I’ve already griped about the new Win11 OS from Microsoft (motto: “It would be a great world without customers”), and now all my fears are being realized. My laptop’s CPU (“brain” for those like me) is probably not going to be able to handle this shiny new gizmo*:
Windows 11 is arriving later this year as a free upgrade for Windows 10 users, but many are discovering that their hardware isn’t compatible. Microsoft has altered its minimum hardware requirements, and it’s the CPU changes that are most surprising here. Windows 11 will only officially support 8th Gen and newer Intel Core processors, alongside Apollo Lake and newer Pentium and Celeron processors.
That potentially rules out millions of existing Windows 10 devices from upgrading to Windows 11 with full support, and even devices like Microsoft’s own Surface Studio 2 which the company is still selling right now for $3,499. Older devices that aren’t officially supported will be met with a warning during the Windows 11 install that the upgrade is not recommended, but the OS should still install.
Nope; not gonna do it. I have absolutely no idea what processor I have — oh wait: according to the little sticker on the laptop bed that I’ve never bothered to scrape off, it’s an “Intel Core17 8th Gen (whatever that means) — so maybe I’ll be okay… [scans link] okay, there it is: Win11 will work with the “Intel 8 (Coffee Lake)” WTF does that mean? “Coffee Lake”? Why the hell do I have to clutter my (own) memory with their fucking internal buzzwords for a whizbang piece of silicon or whatever it’s made of?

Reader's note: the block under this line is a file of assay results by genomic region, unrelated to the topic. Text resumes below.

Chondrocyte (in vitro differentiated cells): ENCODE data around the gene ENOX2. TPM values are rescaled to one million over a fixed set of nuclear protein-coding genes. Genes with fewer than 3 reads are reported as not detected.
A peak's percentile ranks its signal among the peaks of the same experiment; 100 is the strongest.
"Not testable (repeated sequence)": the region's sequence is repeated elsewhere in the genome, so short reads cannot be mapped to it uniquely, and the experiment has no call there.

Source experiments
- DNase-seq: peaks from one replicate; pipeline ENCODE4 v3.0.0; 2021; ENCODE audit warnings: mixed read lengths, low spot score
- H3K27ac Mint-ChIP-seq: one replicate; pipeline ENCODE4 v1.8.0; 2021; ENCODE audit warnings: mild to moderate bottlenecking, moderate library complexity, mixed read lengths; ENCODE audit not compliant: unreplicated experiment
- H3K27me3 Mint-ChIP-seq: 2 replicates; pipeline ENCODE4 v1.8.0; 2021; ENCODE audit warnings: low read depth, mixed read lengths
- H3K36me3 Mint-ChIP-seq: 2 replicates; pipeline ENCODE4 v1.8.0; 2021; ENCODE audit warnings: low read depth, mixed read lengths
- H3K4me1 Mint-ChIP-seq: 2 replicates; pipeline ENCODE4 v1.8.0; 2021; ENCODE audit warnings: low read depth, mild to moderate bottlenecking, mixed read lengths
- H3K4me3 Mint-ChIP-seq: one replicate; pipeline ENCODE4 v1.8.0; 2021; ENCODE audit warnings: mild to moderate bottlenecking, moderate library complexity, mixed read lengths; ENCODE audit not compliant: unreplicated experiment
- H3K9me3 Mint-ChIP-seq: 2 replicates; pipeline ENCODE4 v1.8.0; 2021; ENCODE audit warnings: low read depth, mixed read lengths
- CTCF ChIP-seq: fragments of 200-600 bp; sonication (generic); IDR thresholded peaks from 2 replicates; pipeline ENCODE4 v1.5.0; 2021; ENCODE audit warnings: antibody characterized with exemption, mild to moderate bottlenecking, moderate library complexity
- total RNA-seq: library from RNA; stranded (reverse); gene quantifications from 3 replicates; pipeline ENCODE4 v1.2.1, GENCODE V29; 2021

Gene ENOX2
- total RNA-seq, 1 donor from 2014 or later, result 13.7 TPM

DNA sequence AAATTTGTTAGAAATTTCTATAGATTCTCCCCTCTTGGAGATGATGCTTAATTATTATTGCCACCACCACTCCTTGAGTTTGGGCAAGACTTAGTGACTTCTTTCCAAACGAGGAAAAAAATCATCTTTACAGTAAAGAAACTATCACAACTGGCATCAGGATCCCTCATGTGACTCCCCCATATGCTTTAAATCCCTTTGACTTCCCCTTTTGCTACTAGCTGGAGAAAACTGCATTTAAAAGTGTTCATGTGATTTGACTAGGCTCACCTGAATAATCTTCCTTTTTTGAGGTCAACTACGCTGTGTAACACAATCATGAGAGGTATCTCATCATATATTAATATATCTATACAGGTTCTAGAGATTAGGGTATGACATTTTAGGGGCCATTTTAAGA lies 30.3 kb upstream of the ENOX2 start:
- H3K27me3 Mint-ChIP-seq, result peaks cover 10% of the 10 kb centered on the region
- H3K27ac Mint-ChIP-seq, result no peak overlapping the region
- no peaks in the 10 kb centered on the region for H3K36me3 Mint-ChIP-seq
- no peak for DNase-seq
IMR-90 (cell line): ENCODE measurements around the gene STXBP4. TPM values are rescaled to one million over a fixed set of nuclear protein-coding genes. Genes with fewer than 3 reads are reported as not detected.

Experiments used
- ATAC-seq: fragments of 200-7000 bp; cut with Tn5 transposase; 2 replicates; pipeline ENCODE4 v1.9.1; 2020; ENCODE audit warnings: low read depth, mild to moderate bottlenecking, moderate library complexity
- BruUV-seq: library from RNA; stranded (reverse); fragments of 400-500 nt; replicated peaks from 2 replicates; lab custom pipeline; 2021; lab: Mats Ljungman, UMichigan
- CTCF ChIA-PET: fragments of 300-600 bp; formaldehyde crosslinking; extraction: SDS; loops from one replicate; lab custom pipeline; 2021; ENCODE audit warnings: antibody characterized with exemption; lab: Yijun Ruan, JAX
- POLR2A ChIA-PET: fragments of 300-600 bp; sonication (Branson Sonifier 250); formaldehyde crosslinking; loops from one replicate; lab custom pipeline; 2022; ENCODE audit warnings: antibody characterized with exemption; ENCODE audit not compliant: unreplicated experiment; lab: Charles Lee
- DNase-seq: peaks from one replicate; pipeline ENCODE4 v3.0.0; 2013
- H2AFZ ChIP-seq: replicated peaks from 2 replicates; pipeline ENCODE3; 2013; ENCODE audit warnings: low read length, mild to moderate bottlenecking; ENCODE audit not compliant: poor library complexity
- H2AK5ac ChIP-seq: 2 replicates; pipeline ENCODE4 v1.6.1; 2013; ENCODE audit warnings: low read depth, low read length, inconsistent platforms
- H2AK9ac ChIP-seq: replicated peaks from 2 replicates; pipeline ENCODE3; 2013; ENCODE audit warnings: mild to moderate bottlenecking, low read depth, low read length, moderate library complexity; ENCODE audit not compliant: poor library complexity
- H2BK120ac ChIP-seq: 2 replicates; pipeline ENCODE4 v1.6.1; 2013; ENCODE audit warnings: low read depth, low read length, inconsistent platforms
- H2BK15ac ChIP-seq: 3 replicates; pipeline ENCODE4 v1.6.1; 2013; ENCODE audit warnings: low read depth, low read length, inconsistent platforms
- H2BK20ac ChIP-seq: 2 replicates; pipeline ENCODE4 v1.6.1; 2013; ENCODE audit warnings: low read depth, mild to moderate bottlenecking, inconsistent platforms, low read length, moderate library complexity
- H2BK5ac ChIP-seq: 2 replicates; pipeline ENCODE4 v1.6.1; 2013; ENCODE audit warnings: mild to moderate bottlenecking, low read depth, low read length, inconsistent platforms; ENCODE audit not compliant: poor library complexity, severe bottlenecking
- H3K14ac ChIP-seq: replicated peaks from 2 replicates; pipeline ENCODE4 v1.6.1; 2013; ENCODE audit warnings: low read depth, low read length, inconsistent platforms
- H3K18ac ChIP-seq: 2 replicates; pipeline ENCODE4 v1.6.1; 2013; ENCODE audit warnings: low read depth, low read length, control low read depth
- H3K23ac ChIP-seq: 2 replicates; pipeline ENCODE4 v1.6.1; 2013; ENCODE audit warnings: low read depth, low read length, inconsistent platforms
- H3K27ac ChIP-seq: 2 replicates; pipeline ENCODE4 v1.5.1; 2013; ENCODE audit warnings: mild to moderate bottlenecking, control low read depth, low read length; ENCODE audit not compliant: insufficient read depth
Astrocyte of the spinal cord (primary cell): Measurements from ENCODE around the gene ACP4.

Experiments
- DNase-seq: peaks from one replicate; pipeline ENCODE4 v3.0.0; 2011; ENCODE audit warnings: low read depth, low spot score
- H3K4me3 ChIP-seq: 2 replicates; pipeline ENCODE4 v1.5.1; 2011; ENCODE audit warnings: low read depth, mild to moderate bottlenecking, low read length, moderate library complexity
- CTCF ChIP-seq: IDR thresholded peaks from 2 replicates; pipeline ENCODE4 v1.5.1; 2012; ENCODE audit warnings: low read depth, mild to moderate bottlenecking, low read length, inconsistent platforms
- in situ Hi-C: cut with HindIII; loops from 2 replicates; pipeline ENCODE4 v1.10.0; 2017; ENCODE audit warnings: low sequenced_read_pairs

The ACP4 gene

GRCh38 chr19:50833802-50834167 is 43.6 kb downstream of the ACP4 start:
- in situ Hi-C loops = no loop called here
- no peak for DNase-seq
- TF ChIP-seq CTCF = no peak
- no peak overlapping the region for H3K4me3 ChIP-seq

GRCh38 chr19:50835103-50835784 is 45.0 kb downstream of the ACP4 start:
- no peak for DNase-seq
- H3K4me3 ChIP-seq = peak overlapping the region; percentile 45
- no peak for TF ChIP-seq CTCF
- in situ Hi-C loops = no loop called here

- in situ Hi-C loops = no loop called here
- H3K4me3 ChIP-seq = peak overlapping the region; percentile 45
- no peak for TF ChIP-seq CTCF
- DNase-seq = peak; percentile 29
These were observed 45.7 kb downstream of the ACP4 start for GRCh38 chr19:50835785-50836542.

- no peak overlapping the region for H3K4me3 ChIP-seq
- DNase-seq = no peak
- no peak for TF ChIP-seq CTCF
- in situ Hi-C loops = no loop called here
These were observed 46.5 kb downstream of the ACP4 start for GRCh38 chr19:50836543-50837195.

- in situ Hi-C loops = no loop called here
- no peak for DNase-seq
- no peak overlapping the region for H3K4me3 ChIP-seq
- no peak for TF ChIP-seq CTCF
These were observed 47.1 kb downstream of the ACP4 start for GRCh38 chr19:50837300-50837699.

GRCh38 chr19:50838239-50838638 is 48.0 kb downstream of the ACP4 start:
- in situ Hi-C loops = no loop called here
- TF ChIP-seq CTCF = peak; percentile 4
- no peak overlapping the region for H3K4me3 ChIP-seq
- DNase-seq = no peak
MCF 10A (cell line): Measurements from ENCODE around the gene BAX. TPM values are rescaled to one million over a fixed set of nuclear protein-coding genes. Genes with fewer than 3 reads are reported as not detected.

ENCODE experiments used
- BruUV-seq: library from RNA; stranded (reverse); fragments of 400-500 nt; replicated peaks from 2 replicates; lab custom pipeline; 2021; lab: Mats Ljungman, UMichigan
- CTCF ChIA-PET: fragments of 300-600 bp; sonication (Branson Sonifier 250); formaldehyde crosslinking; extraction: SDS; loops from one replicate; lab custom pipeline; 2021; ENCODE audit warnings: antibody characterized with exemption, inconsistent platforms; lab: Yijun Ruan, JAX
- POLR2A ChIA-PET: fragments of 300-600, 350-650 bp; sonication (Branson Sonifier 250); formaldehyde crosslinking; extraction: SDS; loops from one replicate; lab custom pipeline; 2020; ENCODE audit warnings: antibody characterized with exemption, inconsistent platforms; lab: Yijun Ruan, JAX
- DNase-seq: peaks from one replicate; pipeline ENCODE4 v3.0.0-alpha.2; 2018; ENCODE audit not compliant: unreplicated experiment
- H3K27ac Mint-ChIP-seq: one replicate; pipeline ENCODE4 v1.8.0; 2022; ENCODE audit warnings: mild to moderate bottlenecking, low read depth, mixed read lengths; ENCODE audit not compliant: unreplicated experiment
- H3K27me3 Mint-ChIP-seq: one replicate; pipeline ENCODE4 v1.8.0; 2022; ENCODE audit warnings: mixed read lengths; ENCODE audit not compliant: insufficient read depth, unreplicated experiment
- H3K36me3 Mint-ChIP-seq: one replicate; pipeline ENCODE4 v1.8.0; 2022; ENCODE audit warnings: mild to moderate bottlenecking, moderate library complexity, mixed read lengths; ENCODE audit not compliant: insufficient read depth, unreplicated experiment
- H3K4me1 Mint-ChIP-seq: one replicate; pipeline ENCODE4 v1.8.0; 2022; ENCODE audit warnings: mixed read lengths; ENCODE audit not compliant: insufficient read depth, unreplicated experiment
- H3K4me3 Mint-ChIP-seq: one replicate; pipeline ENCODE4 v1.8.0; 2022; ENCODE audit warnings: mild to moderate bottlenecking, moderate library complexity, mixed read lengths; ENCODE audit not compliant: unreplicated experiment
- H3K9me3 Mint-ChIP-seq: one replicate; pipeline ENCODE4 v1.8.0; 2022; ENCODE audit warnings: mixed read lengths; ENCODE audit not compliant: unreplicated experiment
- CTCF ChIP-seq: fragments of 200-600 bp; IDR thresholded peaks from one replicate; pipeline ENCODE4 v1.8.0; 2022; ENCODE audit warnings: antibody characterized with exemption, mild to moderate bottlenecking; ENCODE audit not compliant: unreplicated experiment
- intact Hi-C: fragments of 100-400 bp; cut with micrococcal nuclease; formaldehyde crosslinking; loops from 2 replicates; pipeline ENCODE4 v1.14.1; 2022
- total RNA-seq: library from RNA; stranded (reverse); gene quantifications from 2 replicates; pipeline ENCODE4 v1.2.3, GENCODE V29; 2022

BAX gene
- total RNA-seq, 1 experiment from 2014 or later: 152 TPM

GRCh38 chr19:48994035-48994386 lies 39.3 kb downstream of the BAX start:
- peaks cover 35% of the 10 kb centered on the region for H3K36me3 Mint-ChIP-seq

I also note that the Intel 8 is the oldest processor that can handle Win11, so — and forgive me for being cynical — whenever the Microsoft Tech Gods decide that Win11 v3.0 is the Best Thing Evah, guess which processor will drop off the list first?
Then there’s this gobbledygook:
Windows 11 would also require TPM capable of at least 1.2 support and UEFI Secure Boot. Both of these technologies are designed to improve the security of Windows, and prevent malware and ransomware from tampering with encryption keys and other secure elements of the operating system. Now, it appears Microsoft may be mandating TPM 2.0, but again, we’re checking on that.
While Microsoft has required TPM support for OEM hardware certification since Windows 10, it hasn’t actively required Windows to have this fully enabled. That’s changing in Windows 11, and it means if your laptop or PC shipped without these BIOS options enabled then you’re going to have to go searching for a setting to switch on.
And the last bit of fuckery:
Microsoft is also requiring a front-facing camera for all Windows 11 devices except desktop PCs from January 2023 onwards.
As it is, I cover my camera lens with tape except when doing videocalls, so I don’t really care about that — until Win11 mandates that my camera has to be on at all times when using their poxy software… and then:
*thanks to Ace for the link